Mexico City – The violence associated with organized crime that is besetting Mexico has spurred a Catholic priest to write and produce a series of short film features that he hopes will touch the hearts of both victims and victimizers.
The project, in which a group of communication students is participating, seeks "to prevent the spilling of more blood" in a country where more than 70,000 people have lost their lives over the past six years in the multi-faceted conflict among rival drug cartels and between the criminals and security forces.
"Enough of injustices, of rancor and revenge," the Rev. Omar Sotelo Aguilar told Efe.
The aim is "to do our bit and contribute to the repair of a society that has been seriously hurt by the wave of violence that, marked by thousands of deaths, has given rise to chains of hatred, rancor and revenge," he said.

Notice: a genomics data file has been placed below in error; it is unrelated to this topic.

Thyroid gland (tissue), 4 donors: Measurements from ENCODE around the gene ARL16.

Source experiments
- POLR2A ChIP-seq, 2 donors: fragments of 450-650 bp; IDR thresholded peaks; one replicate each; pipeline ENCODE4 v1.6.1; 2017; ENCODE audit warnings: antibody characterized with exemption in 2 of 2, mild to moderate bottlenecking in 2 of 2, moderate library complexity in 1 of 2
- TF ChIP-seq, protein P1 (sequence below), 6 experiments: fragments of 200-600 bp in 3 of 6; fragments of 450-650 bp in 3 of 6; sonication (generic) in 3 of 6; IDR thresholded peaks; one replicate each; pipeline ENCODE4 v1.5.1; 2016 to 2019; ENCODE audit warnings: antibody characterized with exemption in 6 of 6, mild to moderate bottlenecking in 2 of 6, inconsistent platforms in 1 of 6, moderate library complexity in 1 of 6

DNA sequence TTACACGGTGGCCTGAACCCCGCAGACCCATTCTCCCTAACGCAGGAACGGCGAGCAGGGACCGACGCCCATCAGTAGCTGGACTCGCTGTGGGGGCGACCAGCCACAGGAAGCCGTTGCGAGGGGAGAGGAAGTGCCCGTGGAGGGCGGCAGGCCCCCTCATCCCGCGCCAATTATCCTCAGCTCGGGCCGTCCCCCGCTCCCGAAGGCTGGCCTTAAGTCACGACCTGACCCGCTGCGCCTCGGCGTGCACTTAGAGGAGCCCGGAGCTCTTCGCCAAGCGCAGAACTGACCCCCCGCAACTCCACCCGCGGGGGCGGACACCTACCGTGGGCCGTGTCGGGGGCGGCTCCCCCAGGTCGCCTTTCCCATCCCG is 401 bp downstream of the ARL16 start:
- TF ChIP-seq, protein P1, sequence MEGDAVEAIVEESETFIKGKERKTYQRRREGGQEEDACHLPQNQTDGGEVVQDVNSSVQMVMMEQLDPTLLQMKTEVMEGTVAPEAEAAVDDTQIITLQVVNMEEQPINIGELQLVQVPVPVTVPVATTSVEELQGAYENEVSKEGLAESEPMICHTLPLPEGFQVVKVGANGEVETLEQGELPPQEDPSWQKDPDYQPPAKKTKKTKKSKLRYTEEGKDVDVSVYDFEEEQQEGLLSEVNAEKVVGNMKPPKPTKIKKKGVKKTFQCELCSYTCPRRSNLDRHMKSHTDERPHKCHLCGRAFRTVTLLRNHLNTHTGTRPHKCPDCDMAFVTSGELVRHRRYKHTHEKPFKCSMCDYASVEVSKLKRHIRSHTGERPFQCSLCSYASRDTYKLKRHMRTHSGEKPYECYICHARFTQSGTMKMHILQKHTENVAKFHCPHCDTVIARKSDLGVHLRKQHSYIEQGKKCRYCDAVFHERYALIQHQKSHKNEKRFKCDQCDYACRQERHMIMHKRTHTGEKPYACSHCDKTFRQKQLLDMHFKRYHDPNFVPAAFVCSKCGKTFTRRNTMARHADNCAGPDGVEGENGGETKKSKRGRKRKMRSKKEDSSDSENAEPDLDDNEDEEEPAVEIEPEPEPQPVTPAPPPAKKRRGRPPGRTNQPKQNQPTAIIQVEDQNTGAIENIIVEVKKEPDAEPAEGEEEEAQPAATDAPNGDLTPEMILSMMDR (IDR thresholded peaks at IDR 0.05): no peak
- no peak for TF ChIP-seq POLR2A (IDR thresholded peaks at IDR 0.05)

The series will have 12 parts.
The first, lasting eight minutes, was presented Sunday to dozens of the faithful at the end of midday Mass at Mexico City Cathedral.
In the short film, 13-year-old Miri tells of how a group of drug traffickers comes to her house in the middle of the night to murder her parents.
During her parents' funeral, the young girl runs into the chief of the drug traffickers, who is carrying a wreath of flowers, and she embraces him as a sign of forgiveness.
"Forgiveness is the Achilles heel against violence and that is the message that we're wanting to give to society," in addition to depicting those who have caused deadly harm as human beings and calling upon them to repent, Sotelo said.